Several months in Canadian jail for ex-NHLer Mike Danton before any parole

Former NHL player Mike Danton will likely spend at least several months in Canadian custody even though his time in an American prison for a failed murder-for-hire plot has made him eligible for parole, correctional officials said Wednesday.

Mike Danton

TORONTO — Former NHL player Mike Danton will likely spend at least several months in Canadian custody even though his time in an American prison for a failed murder-for-hire plot has made him eligible for parole, correctional officials said Wednesday.

Danton, a native of Brampton, Ont., pleaded guilty in November 2004 in a plot that allegedly targeted his former agent, David Frost, and was sentenced to 7 1/2 years in a U.S. federal prison.

The American sentence translates to six years, two months and 14 days, said Holly Knowles, spokeswoman with Correctional Services Canada.

“Essentially, he’s subject to Canadian law now, which means there can be changes in terms of the sentencing length,” Knowles said. “According to our sentences, he has reached his (parole) eligibility date.”

Danton had been petitioning for transfer to a Canadian prison since 2005 and was transferred to an assessment centre in the Kingston, Ont., area on March 19, the date he reached full parole eligibility.

Carol Sparling, a spokeswoman for the National Parole Board, said no dates have been set for a hearing but added a review was automatic given the almost 4 1/2 years Danton served in the U.S.

“When someone is past their full parole eligibility date, the board is required to conduct a hearing — the offender doesn’t have to make an application,” Sparling said.

Danton could possibly waive his right to parole.

In any event, correctional services would first make a “thorough assessment” of his case for presenting to the parole board.

Such an evaluation could include risk and psychological assessments as well as checking with the community Frost might hope to live in after his release to see what kind of housing or employment supports he might have.

“It does take time to prepare,” Knowles said.

“I would definitely say a period of a few months is appropriate.”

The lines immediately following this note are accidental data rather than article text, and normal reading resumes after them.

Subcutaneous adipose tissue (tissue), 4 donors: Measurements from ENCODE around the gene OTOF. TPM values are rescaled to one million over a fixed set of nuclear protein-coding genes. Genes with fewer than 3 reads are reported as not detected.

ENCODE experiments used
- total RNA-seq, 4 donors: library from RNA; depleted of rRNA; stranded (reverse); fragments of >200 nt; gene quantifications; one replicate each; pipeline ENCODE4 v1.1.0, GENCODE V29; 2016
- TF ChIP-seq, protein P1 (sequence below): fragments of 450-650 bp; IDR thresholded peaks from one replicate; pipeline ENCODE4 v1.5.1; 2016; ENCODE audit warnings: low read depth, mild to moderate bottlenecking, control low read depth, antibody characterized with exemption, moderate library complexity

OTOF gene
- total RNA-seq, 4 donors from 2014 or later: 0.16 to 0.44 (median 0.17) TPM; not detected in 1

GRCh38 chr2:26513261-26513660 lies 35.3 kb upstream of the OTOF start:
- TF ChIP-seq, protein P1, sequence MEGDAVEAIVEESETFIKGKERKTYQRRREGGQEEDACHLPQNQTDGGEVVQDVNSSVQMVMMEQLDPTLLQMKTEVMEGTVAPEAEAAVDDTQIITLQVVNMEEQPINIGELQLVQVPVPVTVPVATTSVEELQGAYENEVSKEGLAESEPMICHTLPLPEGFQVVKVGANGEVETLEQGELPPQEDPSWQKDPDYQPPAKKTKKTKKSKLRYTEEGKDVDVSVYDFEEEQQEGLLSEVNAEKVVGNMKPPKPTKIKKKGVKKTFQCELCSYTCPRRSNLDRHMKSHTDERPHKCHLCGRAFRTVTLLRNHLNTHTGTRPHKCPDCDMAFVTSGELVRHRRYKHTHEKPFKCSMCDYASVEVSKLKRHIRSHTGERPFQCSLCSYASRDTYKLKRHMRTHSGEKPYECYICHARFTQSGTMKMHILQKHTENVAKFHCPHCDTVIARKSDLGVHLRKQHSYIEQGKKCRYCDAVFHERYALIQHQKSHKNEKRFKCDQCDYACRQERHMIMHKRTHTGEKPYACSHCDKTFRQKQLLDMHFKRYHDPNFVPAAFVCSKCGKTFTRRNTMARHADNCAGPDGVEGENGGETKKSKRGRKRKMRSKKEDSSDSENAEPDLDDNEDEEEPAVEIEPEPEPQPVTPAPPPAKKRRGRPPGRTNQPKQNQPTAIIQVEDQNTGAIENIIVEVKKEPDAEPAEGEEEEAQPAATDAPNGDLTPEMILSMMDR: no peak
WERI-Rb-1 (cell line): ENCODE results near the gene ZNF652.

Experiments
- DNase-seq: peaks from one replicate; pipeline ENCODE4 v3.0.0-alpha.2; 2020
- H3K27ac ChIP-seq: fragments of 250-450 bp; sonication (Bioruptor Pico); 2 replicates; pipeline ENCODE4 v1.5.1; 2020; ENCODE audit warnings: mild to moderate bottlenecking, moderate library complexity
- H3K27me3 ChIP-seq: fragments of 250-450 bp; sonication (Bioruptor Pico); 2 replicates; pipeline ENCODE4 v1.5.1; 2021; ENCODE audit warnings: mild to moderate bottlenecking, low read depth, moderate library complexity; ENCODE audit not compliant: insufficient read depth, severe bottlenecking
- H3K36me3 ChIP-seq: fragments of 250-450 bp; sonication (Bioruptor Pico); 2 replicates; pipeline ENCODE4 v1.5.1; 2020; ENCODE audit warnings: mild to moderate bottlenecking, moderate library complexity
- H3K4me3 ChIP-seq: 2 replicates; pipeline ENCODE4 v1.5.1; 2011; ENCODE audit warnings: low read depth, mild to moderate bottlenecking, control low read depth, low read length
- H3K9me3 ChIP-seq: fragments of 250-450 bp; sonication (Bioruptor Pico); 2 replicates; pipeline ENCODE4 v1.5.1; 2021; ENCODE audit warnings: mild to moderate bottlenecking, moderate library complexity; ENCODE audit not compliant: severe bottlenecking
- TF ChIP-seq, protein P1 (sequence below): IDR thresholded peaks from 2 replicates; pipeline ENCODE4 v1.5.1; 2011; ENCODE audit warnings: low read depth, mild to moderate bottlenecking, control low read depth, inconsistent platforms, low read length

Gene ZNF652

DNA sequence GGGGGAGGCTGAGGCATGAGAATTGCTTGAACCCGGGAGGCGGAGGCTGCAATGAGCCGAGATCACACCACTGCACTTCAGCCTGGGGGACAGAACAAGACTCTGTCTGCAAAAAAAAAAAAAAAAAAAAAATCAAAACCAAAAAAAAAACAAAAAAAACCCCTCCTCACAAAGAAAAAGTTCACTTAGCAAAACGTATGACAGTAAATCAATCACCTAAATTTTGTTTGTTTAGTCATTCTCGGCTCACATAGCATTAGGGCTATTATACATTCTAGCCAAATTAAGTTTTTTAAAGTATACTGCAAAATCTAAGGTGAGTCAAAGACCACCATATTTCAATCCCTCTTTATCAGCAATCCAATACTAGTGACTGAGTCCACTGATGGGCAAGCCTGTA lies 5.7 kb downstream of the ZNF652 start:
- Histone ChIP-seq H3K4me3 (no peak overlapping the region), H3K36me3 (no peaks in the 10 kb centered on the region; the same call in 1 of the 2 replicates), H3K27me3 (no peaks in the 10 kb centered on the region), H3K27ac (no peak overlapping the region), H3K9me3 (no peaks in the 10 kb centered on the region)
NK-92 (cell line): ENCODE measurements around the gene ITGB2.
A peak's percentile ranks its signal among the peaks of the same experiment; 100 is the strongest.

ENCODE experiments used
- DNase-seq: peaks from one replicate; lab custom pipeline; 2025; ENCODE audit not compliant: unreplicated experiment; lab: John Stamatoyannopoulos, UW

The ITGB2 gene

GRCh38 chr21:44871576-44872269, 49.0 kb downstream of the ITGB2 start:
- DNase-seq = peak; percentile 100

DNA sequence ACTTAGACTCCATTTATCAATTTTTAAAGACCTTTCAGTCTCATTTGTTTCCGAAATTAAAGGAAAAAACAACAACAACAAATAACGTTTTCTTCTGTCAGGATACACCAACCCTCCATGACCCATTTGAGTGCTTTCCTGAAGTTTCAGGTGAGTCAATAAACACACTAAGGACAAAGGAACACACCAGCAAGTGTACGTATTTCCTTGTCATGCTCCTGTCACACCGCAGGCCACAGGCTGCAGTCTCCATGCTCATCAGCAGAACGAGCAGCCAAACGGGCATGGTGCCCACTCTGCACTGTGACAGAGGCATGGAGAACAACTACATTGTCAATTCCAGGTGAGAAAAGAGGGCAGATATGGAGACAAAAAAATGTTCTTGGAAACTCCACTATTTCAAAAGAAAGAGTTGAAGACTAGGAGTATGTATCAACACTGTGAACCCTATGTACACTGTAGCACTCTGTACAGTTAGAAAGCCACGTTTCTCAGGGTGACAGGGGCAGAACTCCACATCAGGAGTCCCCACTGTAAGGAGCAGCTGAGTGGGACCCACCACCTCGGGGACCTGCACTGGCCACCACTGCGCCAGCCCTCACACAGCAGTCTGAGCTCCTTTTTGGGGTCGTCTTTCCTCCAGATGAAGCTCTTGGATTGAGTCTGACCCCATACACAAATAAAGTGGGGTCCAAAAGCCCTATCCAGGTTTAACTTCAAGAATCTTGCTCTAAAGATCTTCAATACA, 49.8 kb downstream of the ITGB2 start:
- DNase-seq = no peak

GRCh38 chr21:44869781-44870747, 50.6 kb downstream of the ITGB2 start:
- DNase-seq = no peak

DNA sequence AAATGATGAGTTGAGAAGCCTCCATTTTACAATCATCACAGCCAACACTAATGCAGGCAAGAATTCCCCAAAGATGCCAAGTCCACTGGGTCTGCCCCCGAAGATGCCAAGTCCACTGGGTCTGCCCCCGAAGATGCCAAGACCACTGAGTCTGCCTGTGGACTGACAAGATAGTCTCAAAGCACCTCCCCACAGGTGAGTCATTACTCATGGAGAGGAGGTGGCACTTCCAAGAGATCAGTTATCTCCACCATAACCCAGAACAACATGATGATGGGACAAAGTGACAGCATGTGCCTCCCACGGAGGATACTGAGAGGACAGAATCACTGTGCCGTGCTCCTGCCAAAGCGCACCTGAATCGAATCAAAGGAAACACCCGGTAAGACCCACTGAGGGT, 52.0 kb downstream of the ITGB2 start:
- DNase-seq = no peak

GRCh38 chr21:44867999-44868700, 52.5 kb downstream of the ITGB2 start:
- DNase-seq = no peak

Just Posted

Legalizing cannabis cost estimate for Red Deer just under $400k

Although the province of Alberta has announced $11.2 million for cannabis legalization,… Continue reading

WATCH: Every square tells a story: Edmonton expert is exploring Red Deer’s quilting history

Community members can bring in family heirloom quilts for documentation

Red Deer-area dads going through divorce are invited to Man Up

Support group formed to focus on positive activities, networking

WATCH: Two weeks away from Canadian Finals Rodeo in Red Deer

In just two weeks, Ponoka’s Shayna Weir will compete with the best… Continue reading

PHOTO: Say goodbye to City Hall Park flowers

A sure sign that winter is on its way is when City… Continue reading

PHOTO: Chew On This! campaign draws attention to national poverty

Lunch bags were being handed out in front of The Hub downtown… Continue reading

Wickenheiser, Pegula reflect NHL’s trend toward diversity

BUFFALO, N.Y. — With a laugh, Kim Pegula’s competitive nature kicked in… Continue reading

Harry and Meghan bring rain to drought-stricken Outback town

DUBBO, Australia — The Duke and Duchess of Sussex were jokingly thanked… Continue reading

TV Review: A Roseanne Barr-less ‘The Conners’ is a triumph

NEW YORK — Can there be a “Roseanne” without Roseanne? The answer… Continue reading

Canadian manufacturing sales fell 0.4 per cent in August: Statistics Canada

OTTAWA — Statistics Canada says manufacturing sales fell 0.4 per cent to… Continue reading

Brian Mulroney joins board of directors of New York-based pot company

NEW YORK — Former prime minister Brian Mulroney is joining the board… Continue reading

Canadians waking up to legalized cannabis: ‘My new dealer is the prime minister’

ST. JOHN’S, N.L. — Canadians across the country woke up to legalized… Continue reading

Most Read